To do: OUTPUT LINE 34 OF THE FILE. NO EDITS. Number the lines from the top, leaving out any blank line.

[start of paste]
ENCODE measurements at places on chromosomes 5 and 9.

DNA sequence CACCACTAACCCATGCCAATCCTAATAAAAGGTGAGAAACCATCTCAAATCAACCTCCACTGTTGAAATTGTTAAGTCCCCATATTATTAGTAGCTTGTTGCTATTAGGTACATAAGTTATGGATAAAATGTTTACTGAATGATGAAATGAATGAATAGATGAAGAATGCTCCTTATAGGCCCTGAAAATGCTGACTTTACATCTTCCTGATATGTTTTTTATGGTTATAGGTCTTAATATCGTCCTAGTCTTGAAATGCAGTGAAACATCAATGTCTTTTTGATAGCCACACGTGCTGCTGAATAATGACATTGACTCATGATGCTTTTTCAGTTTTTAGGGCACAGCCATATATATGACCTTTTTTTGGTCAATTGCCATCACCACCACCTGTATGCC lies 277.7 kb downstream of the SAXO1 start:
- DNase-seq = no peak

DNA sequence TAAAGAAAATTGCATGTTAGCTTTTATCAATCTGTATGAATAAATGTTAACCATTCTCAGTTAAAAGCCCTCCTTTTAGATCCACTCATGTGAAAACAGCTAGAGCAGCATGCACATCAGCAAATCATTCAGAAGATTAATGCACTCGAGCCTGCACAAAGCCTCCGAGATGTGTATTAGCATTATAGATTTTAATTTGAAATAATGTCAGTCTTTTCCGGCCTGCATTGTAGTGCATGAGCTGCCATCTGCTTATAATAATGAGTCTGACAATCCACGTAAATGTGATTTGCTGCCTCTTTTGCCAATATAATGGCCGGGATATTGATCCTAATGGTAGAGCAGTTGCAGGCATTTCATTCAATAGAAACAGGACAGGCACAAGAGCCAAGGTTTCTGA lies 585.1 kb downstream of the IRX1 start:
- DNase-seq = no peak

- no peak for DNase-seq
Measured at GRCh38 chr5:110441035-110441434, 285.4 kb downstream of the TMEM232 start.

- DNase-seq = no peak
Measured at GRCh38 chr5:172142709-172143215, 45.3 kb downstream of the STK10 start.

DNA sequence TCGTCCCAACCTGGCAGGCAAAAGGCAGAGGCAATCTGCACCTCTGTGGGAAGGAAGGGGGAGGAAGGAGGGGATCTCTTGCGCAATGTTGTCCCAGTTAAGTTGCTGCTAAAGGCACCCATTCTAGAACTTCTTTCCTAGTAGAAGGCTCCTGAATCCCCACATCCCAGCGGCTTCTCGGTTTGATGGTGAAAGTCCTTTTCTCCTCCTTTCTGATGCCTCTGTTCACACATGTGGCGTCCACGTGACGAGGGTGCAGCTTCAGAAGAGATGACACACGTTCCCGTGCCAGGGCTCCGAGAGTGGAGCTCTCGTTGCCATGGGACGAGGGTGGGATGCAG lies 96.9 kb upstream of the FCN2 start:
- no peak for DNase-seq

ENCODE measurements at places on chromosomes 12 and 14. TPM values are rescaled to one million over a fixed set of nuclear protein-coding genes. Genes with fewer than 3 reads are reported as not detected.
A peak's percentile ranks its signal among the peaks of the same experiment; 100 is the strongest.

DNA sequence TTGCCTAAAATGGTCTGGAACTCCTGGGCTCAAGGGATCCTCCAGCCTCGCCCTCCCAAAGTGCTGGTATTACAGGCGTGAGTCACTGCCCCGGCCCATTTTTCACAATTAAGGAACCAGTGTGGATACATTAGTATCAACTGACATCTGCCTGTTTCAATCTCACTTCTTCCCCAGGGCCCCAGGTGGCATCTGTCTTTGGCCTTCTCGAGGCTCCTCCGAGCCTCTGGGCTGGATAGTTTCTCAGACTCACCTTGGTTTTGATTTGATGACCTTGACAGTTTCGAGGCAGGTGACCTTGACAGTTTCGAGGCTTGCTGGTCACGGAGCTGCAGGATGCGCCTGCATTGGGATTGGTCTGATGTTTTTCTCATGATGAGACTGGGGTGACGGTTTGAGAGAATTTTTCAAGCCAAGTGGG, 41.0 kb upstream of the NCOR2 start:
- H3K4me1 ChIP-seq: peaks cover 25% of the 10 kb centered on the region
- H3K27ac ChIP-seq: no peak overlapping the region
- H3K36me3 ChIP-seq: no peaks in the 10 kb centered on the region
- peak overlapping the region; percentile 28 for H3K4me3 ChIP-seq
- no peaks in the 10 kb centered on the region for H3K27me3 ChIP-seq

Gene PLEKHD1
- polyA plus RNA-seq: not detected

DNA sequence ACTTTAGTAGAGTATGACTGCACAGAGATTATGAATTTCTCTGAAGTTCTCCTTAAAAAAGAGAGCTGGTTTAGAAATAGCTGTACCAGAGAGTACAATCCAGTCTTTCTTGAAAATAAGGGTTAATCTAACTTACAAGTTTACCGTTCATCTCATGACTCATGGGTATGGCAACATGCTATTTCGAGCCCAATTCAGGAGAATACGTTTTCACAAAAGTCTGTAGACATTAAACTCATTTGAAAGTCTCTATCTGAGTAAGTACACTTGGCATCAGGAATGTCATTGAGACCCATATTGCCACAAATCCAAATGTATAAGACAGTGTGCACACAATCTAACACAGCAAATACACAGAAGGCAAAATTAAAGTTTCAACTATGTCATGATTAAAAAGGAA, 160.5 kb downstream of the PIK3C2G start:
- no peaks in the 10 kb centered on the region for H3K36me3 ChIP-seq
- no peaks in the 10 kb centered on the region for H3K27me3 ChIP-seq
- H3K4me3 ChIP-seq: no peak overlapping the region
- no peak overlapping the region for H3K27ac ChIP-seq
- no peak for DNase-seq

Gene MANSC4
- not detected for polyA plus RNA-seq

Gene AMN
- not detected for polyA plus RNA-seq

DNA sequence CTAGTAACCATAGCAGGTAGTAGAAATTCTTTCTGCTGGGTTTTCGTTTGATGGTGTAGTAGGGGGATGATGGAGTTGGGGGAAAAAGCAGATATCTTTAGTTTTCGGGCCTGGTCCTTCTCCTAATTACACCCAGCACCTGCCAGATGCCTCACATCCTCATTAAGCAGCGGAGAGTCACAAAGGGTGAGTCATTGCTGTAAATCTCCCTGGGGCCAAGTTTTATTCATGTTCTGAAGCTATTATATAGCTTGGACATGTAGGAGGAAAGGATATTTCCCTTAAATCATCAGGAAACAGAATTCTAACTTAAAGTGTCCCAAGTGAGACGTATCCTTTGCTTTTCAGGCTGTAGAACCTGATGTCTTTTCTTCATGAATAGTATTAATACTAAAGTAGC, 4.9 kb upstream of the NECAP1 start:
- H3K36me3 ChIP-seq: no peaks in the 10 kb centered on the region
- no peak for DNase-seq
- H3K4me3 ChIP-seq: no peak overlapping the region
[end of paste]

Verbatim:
- no peak for DNase-seq